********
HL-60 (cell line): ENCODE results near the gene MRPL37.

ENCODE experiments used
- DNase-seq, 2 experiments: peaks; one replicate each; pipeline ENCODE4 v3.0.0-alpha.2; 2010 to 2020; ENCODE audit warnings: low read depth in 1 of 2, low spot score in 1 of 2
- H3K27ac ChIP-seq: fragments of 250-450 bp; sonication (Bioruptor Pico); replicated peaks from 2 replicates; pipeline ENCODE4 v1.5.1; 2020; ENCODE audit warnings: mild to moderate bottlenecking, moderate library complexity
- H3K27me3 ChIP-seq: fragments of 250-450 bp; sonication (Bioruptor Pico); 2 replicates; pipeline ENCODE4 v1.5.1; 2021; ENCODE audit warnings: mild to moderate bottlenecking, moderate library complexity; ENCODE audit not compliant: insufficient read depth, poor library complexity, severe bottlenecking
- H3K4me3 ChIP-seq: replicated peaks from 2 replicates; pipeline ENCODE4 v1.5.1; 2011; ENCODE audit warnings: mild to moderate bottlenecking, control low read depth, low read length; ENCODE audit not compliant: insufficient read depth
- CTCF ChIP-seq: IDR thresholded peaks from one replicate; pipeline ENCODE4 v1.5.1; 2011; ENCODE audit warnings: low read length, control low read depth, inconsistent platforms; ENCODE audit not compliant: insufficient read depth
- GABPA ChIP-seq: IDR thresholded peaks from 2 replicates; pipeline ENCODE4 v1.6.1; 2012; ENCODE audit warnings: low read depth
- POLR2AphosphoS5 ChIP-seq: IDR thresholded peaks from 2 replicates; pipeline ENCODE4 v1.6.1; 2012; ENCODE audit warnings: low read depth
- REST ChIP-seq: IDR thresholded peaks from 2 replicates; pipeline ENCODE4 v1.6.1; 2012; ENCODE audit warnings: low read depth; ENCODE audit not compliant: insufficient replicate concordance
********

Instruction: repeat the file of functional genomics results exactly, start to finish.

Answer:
HL-60 (cell line): ENCODE results near the gene MRPL37.

ENCODE experiments used
- DNase-seq, 2 experiments: peaks; one replicate each; pipeline ENCODE4 v3.0.0-alpha.2; 2010 to 2020; ENCODE audit warnings: low read depth in 1 of 2, low spot score in 1 of 2
- H3K27ac ChIP-seq: fragments of 250-450 bp; sonication (Bioruptor Pico); replicated peaks from 2 replicates; pipeline ENCODE4 v1.5.1; 2020; ENCODE audit warnings: mild to moderate bottlenecking, moderate library complexity
- H3K27me3 ChIP-seq: fragments of 250-450 bp; sonication (Bioruptor Pico); 2 replicates; pipeline ENCODE4 v1.5.1; 2021; ENCODE audit warnings: mild to moderate bottlenecking, moderate library complexity; ENCODE audit not compliant: insufficient read depth, poor library complexity, severe bottlenecking
- H3K4me3 ChIP-seq: replicated peaks from 2 replicates; pipeline ENCODE4 v1.5.1; 2011; ENCODE audit warnings: mild to moderate bottlenecking, control low read depth, low read length; ENCODE audit not compliant: insufficient read depth
- CTCF ChIP-seq: IDR thresholded peaks from one replicate; pipeline ENCODE4 v1.5.1; 2011; ENCODE audit warnings: low read length, control low read depth, inconsistent platforms; ENCODE audit not compliant: insufficient read depth
- GABPA ChIP-seq: IDR thresholded peaks from 2 replicates; pipeline ENCODE4 v1.6.1; 2012; ENCODE audit warnings: low read depth
- POLR2AphosphoS5 ChIP-seq: IDR thresholded peaks from 2 replicates; pipeline ENCODE4 v1.6.1; 2012; ENCODE audit warnings: low read depth
- REST ChIP-seq: IDR thresholded peaks from 2 replicates; pipeline ENCODE4 v1.6.1; 2012; ENCODE audit warnings: low read depth; ENCODE audit not compliant: insufficient replicate concordance